SACRAMENTO – The owner of a Southern California environmental laboratory has pleaded guilty to a felony charge of filing false information and overcharging for clean-up costs submitted to the State Water Resources Control Board’s Underground Storage Tank Cleanup Fund.
In addition to being sentenced to 30 days community service, Roobik Yaghoubi, owner of Cal Tech Environmental Laboratories (CTEL) in Paramount, has been ordered to pay $190,000 in restitution to the State Water Board, including $70,000 already seized from his home.
“Accredited laboratories that produce high scientific integrity data are the centerpiece of all environmental protection programs,” said Christine Sotelo, chief of California’s Environmental Laboratory Accreditation Program (ELAP). “This case is an important lesson for the laboratory community, in that we will aggressively pursue laboratories that violate state laws and regulations, and fail to produce data of known and documented quality.”
The plea resulted from an investigation by the ELAP and the board’s Office of Enforcement. The investigation uncovered evidence of altered data, failed quality control tests, gaps in the chain of custody, improper reuse of sample containers, and poor housekeeping of laboratory equipment.
The Underground Storage Tank (UST) Cleanup Fund, financed by a 2-cent per gallon gasoline tax, is used to reimburse contractors who perform cleanup up to $1.5 million per site for cleaning up petroleum leaks at underground storage tank facilities statewide. The fund has reimbursed more than $3.6 billion since 1992, including $132 million in 2016. About 8,700 sites have been remediated and closed since the UST Clean Up Fund’s inception in 1989.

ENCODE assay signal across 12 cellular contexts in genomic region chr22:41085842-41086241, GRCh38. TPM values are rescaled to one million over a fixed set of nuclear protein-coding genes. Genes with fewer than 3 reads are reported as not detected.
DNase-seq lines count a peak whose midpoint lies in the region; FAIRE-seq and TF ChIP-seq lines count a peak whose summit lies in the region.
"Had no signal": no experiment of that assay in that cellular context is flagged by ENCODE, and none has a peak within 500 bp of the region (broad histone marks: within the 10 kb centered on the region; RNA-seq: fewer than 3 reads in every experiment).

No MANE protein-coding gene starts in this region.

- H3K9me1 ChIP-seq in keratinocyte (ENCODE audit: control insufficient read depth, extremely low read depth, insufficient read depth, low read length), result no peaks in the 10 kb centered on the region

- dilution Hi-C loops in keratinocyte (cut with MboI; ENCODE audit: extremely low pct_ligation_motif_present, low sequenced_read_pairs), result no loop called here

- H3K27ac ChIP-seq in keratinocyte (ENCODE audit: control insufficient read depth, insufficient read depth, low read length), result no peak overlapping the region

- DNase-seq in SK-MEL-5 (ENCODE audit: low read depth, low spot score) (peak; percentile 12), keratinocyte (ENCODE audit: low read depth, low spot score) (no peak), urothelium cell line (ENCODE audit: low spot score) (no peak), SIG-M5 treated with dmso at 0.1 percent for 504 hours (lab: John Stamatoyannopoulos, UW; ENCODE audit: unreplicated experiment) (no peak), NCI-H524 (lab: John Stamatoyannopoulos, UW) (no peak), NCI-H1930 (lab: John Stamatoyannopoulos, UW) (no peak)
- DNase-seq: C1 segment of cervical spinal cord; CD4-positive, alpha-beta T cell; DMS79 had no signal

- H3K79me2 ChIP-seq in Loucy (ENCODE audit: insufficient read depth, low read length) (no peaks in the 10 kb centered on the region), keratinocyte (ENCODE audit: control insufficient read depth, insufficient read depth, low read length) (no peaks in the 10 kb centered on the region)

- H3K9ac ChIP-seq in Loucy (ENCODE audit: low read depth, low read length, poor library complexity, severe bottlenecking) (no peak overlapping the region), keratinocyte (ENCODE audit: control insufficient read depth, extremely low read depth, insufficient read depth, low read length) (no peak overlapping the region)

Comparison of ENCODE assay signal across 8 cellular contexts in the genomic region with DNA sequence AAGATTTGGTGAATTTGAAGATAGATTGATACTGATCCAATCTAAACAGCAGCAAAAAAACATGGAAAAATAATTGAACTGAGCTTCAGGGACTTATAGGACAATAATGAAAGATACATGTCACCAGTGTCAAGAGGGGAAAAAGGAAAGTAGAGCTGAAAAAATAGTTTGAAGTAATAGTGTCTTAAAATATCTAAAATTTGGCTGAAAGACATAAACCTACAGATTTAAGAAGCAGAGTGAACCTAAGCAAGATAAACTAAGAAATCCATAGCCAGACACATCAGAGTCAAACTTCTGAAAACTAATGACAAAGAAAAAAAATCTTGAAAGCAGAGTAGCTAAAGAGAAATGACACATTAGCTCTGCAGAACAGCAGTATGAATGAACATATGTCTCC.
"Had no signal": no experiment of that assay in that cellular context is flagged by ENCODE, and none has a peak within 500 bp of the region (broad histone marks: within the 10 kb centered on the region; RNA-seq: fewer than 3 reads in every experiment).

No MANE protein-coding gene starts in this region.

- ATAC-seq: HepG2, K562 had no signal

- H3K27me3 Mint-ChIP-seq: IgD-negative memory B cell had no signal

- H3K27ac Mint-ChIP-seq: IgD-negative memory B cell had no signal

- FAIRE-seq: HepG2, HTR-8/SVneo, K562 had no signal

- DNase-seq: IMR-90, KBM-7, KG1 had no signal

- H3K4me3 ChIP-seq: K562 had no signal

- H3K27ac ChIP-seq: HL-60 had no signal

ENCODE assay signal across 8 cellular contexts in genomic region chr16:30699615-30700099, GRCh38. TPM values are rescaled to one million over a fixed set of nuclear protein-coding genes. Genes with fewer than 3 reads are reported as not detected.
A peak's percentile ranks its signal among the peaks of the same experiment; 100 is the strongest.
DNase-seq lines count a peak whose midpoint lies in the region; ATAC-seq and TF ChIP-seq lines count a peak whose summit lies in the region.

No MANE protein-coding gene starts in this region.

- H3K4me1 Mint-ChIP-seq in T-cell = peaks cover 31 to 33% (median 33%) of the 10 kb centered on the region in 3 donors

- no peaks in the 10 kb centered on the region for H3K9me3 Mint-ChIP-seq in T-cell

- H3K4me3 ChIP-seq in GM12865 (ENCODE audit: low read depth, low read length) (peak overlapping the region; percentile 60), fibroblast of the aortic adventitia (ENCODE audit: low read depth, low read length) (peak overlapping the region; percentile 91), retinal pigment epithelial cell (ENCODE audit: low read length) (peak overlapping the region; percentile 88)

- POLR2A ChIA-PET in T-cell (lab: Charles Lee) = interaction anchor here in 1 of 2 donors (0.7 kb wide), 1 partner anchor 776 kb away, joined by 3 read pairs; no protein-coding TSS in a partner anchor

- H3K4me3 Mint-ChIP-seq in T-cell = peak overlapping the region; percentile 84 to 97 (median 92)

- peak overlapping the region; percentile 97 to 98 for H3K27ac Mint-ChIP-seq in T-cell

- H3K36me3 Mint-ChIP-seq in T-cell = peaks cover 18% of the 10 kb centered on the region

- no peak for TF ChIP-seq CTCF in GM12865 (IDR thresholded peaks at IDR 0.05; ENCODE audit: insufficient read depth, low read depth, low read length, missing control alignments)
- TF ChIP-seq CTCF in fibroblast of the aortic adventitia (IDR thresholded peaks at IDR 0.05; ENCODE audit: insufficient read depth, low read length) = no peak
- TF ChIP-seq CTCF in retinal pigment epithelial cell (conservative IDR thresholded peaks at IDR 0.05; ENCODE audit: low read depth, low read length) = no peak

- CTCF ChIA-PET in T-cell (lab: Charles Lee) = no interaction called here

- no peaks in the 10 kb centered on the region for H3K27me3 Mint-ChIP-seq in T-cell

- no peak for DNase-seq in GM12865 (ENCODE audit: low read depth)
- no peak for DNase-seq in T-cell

“Accurate and reliable analytical data is essential to ensure that state funds are being used appropriately and that threats to water quality are being negated,” said Yvonne West, director of the Office of Enforcement. “The Office of Enforcement will vigorously investigate and prosecute unscrupulous individuals who defraud the people of the state and sacrifice water quality for financial gains.”
CTEL had been in business since 1999 and was accredited by ELAP to analyze water and soil samples using specific wastewater and hazardous waste analytical methods. The laboratory’s accreditation expired nearly two years ago.
Anyone who has used CTEL or another laboratory and has concerns about quality of work or accuracy of a laboratory’s billing practices, are encouraged to contact Jacob Oaxaca by email at Jacob.Oaxaca@waterboards.ca.gov or by phone at (916) 323-3433.